Bil’s rating (out of 5): BB.5.
USA, 1949. Metro-Goldwyn-Mayer. Screenplay by Dorothy Kingsley, additional dialogue by Ray Singer, Dick Chevillat. Cinematography by Charles Rosher. Produced by Jack Cummings. Music by Leo Arnaud, George Stoll. Production Design by Edward C. Carfagno, Cedric Gibbons. Costume Design by Irene. Film Editing by Cotton Warburton. Academy Awards 1949.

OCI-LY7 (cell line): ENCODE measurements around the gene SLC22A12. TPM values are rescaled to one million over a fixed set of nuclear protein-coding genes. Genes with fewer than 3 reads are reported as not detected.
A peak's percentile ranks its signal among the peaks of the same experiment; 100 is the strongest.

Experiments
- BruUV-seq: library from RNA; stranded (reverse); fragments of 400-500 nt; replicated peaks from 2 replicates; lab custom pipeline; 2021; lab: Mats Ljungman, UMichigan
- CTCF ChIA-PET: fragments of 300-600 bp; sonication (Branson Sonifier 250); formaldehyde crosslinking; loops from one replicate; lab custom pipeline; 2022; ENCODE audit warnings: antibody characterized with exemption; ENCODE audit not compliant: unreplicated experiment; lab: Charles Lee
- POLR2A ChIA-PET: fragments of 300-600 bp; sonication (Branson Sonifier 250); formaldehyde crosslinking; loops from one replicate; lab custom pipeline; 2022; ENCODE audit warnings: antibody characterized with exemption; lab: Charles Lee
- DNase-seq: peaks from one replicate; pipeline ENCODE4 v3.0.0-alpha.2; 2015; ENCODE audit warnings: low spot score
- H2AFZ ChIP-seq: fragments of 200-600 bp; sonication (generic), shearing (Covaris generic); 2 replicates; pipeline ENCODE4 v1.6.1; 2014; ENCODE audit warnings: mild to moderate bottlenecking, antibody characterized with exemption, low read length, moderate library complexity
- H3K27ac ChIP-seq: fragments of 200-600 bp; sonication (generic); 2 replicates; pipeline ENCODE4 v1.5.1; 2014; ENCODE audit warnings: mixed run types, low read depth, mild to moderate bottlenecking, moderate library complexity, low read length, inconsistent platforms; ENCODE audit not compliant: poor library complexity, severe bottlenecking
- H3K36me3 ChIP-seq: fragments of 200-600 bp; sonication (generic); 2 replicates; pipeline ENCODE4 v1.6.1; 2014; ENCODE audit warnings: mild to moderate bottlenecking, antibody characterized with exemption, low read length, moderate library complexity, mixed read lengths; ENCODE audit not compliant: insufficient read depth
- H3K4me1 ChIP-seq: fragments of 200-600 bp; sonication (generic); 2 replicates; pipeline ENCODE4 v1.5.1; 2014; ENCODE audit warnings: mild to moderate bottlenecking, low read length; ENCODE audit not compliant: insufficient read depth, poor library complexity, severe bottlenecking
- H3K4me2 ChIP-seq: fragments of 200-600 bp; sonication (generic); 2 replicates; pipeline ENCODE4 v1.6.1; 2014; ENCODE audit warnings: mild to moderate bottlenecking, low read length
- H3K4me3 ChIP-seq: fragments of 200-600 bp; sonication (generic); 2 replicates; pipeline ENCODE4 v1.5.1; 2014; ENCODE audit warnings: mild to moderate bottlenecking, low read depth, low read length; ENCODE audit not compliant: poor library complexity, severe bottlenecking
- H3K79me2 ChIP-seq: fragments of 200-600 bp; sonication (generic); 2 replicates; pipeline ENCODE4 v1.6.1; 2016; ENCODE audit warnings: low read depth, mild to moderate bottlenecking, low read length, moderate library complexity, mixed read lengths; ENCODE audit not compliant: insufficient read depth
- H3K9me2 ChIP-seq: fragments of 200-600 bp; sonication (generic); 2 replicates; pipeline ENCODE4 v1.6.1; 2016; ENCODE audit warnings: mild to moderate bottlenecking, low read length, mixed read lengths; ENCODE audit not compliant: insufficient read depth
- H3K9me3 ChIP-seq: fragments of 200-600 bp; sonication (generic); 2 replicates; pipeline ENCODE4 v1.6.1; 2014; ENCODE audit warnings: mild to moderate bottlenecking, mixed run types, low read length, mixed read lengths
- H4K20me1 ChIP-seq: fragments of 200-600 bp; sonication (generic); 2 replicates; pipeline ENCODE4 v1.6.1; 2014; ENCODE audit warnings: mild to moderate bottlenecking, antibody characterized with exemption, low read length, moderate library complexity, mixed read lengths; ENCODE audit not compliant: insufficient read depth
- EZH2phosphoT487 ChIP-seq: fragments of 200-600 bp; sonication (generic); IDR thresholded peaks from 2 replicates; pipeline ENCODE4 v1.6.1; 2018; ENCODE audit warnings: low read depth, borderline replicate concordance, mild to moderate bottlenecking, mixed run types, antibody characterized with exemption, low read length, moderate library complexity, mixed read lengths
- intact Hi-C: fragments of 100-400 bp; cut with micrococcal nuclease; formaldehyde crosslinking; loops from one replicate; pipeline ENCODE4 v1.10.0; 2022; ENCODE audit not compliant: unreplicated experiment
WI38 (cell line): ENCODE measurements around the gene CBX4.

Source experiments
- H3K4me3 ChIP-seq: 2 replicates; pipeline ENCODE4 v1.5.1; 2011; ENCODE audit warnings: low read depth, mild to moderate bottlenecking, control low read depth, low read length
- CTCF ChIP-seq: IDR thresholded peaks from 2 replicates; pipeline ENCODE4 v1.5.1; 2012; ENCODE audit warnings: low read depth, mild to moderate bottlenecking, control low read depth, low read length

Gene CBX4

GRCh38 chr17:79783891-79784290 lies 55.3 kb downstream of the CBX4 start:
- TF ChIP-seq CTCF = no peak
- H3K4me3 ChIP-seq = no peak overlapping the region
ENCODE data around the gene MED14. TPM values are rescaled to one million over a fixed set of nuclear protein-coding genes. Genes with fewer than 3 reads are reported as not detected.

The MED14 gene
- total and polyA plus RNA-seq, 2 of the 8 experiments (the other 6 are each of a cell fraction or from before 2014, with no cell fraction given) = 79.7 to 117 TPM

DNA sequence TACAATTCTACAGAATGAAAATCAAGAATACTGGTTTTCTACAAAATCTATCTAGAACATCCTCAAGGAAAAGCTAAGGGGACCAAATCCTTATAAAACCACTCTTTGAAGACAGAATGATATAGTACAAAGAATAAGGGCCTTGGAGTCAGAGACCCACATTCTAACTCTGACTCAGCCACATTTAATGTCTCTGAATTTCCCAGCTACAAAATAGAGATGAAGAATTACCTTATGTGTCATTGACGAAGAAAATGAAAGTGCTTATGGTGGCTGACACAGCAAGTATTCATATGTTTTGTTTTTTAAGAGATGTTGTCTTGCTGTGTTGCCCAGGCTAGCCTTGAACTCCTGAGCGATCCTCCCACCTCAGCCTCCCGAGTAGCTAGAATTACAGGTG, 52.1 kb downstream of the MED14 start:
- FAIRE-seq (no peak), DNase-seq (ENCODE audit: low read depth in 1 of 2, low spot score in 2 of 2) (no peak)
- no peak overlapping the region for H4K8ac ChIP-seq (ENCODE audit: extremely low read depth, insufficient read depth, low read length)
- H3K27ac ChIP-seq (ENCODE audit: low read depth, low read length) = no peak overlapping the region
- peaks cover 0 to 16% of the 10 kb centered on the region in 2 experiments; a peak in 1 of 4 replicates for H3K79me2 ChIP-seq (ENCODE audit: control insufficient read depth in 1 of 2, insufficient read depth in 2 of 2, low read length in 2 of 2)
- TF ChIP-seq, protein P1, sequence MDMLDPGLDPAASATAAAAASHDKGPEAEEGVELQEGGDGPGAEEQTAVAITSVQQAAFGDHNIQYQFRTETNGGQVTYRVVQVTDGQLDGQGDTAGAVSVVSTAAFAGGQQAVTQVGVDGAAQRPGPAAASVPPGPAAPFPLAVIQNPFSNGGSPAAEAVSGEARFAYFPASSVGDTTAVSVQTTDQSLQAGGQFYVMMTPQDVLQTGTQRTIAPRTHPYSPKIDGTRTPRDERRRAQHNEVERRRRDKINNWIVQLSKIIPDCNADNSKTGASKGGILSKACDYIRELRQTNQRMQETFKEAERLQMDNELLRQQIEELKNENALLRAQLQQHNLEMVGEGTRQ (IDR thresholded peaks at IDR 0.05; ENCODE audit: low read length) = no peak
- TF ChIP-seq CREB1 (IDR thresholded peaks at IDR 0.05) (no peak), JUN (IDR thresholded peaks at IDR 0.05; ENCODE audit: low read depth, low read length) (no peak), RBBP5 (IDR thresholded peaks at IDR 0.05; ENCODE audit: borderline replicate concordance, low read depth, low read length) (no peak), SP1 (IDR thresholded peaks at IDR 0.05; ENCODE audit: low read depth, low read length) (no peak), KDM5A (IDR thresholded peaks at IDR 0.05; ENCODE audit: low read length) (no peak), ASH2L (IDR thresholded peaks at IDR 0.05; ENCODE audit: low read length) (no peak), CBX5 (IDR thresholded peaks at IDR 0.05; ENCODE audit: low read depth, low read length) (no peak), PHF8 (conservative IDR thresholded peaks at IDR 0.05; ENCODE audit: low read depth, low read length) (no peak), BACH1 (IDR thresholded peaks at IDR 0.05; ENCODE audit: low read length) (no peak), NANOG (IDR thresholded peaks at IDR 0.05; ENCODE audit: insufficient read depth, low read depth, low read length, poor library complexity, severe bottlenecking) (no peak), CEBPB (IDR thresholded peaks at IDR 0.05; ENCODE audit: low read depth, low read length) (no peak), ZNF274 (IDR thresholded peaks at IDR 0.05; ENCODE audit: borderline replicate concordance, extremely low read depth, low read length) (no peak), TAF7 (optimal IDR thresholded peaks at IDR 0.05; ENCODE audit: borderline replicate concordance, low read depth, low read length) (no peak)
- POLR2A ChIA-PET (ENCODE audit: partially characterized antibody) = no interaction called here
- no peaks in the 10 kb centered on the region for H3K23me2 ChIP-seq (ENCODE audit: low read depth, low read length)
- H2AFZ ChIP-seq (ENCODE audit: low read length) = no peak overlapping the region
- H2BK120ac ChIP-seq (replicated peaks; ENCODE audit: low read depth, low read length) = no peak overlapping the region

That an Esther Williams movie’s flimsy plot is merely an excuse to get her into a bathing suit is not a problem for anyone who knows how to watch an Esther Williams movie, but what of a movie that forgets to actually fulfill the purpose of having her swim? There’s hardly any dips into the water in this forgettable comedy of errors that features Williams as a former champion swimmer who has risen to the top of the business world with her swimsuit designs. Her boy-crazy sister (Betty Garrett) is thrilled when an upcoming sales conference coincides with a visit from a South American polo team, but Garrett ends up being romanced by a goofy masseur (Red Skelton) who is pretending to be the team’s lothario captain (Ricardo Montalban). Montalban, meanwhile, falls madly in love with Williams and pursues her while she believes he is two-timing her with her sister. Skelton’s scenes are all an excuse for him to do the kind of vaudeville schtick that our grandparents inexplicably found charming (there’s a manic desperation to his timing that is very painful to watch), while Williams, lovely and poised as she is, barely reads on screen without the opportunity to show off her Olympian skills except for a couple of undercooked scenes (likely because she was pregnant during filming). The Oscar-winning number “Baby It’s Cold Outside” is probably the most enduring aspect of this movie, a song that became an oft-recorded standard for decades before then being declared unwelcome in the modern era for its suggestion of sexual harassment; ironically it was used in a place of another song that the studio found too sexually suggestive and ordered removed. The best numbers involve the presence of Xavier Cugat and his orchestra, the only reason to watch this otherwise dull film.